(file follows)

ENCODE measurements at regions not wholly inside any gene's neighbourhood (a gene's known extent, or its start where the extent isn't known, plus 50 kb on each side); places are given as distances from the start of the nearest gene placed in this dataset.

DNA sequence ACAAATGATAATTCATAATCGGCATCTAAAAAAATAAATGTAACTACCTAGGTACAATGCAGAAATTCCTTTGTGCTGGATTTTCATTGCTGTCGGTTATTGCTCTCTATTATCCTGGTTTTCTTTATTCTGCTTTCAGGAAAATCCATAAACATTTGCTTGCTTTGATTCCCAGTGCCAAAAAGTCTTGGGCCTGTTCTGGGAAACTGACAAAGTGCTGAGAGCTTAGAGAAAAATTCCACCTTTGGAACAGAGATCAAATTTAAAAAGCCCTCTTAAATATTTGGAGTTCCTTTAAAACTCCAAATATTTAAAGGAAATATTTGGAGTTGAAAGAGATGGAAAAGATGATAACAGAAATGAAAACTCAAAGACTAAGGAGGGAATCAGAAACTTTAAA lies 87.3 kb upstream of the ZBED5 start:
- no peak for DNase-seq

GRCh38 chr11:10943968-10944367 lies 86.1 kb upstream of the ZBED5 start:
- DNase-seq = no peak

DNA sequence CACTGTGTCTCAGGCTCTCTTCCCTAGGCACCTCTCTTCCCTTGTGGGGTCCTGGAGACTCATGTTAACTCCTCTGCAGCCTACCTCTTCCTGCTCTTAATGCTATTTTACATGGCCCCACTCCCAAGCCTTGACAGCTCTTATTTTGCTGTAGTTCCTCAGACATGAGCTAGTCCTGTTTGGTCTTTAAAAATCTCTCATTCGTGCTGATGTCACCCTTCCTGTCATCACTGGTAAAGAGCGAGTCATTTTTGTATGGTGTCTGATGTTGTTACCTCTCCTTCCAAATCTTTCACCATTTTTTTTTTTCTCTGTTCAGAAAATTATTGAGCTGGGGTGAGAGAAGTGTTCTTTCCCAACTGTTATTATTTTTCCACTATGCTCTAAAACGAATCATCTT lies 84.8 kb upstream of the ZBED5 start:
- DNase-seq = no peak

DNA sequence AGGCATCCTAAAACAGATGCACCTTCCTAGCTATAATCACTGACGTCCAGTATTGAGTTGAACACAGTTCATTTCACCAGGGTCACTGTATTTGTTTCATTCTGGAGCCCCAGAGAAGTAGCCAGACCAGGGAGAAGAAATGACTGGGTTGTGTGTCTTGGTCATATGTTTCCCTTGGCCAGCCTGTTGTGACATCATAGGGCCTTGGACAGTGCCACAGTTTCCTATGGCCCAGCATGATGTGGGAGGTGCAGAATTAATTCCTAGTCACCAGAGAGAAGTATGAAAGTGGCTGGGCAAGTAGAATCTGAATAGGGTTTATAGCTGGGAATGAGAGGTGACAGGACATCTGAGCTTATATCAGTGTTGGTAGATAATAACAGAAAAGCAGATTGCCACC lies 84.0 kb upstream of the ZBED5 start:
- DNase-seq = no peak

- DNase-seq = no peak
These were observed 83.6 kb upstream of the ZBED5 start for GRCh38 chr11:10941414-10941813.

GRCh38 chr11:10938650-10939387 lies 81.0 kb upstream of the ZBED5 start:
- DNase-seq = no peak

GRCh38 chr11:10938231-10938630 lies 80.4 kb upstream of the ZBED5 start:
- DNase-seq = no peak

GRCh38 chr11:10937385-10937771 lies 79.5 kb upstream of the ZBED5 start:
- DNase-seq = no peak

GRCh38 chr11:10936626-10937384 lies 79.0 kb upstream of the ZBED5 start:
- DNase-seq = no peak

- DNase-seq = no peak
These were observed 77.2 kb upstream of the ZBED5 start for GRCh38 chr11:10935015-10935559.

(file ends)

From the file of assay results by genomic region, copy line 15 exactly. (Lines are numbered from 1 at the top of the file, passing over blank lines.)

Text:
- DNase-seq = no peak